They had two very young elephants that were just born into the herd not too long ago! After watching them for awhile, the reserve set out a giant buffet spread.
I had an appetite that rivaled the elephants... (plate one of three)
Also had an intriguing dessert that I saw all over northern Thailand.
Coconut milk with chewy tapioca texture neon treats. Served over a bed of ice... cool and refreshing.. yummmy.
After we cooled off with a refreshing dessert, we cooled the elephants off in the river!
At night we headed into the Night market to feast. In the center of the Chiang Mai night market they had a series of food stands that are opened by restaurants located in the area.
I had to grab a bowl of Kao Soi Gai. Egg Noodle Curry with Chicken.
Pad Thai in an omelet!
After walking around the marketplace to rests our bellies, I wandered across a giant sign that said ROTEE
You get your mix of banana/chocolate/egg/honey/corn/ or just milk. She makes them fresh right when you order them. On the second night we went to another place and they had already made the Rotee before you ordered... not nearly as flaky and crunchy. We rectified that mistake by going back to this lady.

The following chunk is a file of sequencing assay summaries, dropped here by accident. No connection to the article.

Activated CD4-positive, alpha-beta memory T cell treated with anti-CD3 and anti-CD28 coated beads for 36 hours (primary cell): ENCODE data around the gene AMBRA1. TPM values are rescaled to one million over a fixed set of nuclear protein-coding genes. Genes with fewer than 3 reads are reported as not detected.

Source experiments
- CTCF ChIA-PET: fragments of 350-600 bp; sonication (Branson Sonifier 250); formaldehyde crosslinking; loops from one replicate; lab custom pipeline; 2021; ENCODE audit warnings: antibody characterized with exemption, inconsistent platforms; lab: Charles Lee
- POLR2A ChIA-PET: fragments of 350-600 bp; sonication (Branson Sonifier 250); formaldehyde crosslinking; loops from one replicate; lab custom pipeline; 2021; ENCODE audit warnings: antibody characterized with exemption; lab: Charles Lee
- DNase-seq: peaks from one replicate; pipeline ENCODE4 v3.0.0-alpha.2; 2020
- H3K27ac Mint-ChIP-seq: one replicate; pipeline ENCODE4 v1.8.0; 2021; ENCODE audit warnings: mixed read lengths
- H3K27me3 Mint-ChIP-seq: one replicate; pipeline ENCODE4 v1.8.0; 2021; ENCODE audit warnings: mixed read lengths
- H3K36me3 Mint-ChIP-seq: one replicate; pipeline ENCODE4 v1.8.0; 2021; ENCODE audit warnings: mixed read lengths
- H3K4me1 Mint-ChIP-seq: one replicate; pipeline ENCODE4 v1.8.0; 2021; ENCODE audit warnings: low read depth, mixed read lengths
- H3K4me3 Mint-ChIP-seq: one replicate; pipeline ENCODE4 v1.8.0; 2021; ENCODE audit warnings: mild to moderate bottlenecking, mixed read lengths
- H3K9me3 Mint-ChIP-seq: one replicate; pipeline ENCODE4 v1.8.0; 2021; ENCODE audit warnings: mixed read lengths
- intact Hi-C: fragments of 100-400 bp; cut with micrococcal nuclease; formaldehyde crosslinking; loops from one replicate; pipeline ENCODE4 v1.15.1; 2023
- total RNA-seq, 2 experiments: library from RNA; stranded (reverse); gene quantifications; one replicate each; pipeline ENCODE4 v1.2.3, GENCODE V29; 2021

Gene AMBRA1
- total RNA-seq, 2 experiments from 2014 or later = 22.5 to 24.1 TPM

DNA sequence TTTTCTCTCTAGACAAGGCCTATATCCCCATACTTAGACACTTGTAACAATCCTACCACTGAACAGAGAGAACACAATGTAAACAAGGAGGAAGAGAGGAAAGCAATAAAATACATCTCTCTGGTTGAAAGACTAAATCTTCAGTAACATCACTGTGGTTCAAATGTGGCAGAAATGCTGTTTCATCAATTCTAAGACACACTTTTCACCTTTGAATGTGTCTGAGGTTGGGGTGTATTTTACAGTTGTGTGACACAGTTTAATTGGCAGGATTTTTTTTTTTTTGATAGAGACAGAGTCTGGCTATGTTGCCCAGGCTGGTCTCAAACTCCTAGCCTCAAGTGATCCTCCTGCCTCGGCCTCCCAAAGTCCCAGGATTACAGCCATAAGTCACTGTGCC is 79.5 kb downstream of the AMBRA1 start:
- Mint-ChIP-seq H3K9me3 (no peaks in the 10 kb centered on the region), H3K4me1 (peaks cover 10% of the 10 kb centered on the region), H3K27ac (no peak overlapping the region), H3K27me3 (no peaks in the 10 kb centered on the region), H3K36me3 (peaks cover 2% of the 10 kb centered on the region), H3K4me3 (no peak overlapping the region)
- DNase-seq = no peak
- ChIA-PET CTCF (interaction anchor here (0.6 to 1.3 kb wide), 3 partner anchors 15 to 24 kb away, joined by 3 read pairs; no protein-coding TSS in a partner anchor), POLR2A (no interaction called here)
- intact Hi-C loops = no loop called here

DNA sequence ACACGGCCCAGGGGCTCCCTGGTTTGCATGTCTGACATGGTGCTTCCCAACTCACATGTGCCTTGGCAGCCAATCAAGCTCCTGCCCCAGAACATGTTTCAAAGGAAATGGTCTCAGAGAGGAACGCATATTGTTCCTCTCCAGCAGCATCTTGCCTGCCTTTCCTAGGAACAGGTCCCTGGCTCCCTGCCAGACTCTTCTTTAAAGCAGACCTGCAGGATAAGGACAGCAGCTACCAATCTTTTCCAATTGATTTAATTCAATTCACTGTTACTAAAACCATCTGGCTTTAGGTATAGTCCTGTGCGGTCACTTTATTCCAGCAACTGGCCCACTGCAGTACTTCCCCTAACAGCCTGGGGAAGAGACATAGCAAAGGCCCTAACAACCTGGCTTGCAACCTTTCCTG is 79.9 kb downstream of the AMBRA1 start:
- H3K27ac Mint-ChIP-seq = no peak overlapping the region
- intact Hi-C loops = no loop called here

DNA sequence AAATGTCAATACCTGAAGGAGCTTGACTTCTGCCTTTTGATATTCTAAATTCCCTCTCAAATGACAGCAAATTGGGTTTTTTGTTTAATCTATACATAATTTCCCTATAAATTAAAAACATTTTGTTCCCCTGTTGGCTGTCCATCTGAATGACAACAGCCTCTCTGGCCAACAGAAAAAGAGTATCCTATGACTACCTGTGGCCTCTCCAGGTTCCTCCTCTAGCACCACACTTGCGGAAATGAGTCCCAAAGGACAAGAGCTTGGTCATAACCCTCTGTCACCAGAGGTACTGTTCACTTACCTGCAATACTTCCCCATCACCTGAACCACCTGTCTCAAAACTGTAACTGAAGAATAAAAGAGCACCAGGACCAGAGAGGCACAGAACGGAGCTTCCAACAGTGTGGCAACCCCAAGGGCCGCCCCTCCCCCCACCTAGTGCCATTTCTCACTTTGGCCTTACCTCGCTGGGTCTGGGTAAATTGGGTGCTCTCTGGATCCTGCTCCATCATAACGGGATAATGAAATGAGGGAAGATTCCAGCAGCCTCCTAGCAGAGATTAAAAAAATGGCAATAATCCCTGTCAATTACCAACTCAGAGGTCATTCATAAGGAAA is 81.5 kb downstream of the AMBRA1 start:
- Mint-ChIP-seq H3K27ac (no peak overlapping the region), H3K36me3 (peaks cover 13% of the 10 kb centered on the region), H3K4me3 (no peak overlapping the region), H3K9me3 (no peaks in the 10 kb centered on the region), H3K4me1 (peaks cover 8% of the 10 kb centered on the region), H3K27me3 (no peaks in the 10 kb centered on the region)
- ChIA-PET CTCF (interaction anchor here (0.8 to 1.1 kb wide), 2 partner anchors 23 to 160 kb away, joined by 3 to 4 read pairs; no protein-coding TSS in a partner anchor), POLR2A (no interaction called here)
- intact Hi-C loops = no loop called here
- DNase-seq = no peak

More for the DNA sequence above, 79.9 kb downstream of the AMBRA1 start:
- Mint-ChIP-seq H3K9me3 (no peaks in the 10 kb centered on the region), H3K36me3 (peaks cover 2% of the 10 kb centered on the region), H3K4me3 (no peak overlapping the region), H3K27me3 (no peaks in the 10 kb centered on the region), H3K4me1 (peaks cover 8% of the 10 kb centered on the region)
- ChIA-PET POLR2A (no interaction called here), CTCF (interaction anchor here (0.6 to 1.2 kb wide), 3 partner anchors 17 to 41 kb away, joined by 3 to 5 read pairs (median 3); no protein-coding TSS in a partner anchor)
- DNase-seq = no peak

We got a chocolate and banana.. which comes sliced up and ready to eat with a fork.
The Rotee is covered in condensed milk, chocolate, and stuffed with bananas.
We also ordered plain Rotee with just milk.. and you eat it like food on a stick.
The dough is so sweet and flavorful. It's flaky and moist and just brimming with warm tasty goodness. When we went to Malaysia we were hoping we'd find some more of this.. being a Islamic treat (from what we could tell) but to no success.
The next morning, we took the early bird flight for dirty dirty dirty dirty (emphasis on dirty) Phnom Penh